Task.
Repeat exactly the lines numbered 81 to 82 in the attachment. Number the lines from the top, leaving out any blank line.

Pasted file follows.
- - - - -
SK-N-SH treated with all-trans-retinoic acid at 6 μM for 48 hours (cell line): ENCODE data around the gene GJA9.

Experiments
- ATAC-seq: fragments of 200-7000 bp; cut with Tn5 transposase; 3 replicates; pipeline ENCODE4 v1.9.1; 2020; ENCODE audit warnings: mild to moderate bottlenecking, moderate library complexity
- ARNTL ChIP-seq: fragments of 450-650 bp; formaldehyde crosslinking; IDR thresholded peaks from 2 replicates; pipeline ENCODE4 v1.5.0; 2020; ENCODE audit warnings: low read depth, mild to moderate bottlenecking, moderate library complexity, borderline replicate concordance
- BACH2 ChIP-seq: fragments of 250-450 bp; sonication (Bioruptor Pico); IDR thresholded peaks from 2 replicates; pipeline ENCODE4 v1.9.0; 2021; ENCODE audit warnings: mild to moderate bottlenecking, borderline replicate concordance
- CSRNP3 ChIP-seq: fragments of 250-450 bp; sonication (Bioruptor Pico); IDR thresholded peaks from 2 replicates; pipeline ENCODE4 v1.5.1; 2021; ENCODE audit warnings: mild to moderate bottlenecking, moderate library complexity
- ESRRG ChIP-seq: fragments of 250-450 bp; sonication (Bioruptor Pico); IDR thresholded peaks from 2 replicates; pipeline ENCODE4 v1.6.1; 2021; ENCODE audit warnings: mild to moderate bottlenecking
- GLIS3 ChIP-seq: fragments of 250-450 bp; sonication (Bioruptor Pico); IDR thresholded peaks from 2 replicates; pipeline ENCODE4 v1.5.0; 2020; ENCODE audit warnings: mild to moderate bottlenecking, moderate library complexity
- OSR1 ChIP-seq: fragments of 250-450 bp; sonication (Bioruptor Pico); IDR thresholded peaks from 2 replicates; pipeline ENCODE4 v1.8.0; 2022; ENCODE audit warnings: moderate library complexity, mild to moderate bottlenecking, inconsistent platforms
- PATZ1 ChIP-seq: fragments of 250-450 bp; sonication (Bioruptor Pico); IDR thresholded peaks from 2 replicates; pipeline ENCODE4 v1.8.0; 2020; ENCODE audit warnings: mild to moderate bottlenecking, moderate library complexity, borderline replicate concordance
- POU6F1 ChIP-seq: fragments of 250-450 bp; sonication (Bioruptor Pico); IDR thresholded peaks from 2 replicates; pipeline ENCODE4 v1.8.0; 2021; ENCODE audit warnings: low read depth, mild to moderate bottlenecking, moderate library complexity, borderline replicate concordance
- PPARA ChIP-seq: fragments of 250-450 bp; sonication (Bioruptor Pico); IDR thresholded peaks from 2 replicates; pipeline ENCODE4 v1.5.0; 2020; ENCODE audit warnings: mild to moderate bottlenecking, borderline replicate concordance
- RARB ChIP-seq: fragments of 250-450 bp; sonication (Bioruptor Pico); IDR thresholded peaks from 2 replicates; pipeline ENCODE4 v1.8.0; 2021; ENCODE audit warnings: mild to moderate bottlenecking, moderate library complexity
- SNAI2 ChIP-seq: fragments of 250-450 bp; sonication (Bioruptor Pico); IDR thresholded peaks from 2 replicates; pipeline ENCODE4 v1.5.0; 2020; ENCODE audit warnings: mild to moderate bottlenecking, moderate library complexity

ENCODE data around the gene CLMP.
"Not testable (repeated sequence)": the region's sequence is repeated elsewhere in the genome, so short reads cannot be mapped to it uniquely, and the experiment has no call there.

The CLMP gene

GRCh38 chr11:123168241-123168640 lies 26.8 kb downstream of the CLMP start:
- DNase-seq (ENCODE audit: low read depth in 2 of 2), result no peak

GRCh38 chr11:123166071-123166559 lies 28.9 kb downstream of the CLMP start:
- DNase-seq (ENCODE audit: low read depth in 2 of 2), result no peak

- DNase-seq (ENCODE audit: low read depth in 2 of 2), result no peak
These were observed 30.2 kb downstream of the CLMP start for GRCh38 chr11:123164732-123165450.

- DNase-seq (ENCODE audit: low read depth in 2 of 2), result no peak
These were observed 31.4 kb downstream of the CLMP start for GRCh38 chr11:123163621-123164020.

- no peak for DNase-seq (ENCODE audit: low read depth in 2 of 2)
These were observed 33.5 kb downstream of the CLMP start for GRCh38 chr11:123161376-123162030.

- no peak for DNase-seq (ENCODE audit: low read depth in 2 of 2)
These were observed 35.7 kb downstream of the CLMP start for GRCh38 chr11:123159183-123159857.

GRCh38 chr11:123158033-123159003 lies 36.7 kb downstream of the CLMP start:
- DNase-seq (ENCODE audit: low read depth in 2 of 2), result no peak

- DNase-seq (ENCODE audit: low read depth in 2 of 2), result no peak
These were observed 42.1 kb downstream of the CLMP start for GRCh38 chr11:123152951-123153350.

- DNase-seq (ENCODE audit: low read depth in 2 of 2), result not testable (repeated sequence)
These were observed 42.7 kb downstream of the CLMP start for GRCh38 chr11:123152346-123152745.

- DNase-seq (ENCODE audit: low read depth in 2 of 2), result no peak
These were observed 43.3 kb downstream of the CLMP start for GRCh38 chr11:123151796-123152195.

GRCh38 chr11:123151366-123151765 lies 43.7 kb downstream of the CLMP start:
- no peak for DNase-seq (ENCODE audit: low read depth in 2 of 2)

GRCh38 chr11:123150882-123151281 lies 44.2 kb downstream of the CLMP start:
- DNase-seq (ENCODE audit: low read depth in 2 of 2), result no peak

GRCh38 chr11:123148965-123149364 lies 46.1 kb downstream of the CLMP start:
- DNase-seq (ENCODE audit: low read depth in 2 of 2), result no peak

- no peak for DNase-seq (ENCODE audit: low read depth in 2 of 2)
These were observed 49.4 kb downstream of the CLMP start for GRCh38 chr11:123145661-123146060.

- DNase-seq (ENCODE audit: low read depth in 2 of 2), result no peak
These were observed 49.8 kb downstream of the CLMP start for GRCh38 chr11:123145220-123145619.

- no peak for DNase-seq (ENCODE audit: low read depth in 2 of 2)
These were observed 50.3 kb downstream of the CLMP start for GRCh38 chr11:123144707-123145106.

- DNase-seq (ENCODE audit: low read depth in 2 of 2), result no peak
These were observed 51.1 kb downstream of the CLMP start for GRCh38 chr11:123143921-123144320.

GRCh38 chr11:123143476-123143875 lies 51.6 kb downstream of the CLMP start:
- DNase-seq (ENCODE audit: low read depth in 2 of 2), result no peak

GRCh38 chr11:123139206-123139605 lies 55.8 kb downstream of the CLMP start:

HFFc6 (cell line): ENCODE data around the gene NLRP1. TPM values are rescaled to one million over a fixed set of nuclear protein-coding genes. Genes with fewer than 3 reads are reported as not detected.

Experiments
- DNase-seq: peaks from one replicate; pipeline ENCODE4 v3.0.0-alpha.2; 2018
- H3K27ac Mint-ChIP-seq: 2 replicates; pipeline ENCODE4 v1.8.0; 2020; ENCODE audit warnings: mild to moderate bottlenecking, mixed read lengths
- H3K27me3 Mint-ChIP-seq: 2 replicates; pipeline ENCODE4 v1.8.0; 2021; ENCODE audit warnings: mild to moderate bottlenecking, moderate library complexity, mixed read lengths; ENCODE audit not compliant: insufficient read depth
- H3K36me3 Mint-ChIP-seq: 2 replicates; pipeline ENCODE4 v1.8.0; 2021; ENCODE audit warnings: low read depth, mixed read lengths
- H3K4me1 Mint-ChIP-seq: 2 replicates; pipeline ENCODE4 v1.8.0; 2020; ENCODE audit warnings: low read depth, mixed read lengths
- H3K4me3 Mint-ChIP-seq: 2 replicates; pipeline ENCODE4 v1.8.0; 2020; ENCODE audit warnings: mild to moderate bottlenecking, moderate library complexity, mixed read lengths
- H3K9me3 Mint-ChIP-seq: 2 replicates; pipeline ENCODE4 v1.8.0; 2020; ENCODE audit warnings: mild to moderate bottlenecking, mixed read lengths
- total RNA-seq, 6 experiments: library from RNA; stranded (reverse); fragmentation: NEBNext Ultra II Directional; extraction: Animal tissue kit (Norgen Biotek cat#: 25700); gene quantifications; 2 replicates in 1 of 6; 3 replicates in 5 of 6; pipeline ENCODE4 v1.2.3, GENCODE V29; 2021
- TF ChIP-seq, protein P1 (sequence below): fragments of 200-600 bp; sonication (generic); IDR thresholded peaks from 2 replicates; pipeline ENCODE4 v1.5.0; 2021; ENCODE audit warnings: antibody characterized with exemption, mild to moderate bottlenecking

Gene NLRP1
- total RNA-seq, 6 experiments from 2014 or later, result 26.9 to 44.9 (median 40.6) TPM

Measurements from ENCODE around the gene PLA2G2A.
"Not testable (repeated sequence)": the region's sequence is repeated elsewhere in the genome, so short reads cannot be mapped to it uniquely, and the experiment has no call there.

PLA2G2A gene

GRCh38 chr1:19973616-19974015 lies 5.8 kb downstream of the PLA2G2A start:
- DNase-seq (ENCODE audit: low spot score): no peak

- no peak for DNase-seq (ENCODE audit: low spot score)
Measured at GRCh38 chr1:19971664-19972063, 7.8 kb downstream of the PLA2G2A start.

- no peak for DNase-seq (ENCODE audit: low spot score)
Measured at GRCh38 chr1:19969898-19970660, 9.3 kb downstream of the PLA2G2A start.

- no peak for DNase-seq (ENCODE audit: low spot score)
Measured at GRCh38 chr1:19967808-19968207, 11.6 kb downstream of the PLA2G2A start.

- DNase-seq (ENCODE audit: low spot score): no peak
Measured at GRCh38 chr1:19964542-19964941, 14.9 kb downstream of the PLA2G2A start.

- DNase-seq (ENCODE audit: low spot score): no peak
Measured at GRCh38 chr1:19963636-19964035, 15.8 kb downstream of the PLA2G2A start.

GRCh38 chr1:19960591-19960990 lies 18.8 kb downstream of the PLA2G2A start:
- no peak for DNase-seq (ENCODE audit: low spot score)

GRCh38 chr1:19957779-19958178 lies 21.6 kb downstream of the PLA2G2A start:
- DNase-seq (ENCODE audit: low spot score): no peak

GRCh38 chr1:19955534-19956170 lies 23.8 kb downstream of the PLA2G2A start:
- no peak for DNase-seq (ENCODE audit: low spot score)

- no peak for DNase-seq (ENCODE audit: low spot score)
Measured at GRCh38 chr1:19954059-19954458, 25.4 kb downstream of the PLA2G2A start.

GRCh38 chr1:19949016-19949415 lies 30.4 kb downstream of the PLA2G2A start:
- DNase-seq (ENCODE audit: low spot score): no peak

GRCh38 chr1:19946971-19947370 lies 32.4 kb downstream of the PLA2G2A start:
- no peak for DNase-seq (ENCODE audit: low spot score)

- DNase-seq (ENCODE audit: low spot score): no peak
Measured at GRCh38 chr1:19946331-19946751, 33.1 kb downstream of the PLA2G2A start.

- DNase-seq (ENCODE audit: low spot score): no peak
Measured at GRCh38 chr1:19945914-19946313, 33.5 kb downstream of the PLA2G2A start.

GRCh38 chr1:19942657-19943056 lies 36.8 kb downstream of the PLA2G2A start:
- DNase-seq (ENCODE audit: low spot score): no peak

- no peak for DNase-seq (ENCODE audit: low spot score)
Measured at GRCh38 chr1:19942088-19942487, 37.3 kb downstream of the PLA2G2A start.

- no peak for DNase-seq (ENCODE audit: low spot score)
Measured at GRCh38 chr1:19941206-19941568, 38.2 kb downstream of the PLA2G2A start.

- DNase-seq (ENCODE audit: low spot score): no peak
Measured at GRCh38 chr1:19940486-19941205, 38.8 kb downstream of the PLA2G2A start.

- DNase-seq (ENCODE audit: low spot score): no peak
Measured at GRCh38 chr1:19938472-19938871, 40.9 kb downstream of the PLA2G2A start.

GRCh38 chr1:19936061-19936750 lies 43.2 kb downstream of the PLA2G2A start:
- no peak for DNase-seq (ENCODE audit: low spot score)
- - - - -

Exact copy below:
- DNase-seq (ENCODE audit: low spot score): no peak
Measured at GRCh38 chr1:19963636-19964035, 15.8 kb downstream of the PLA2G2A start.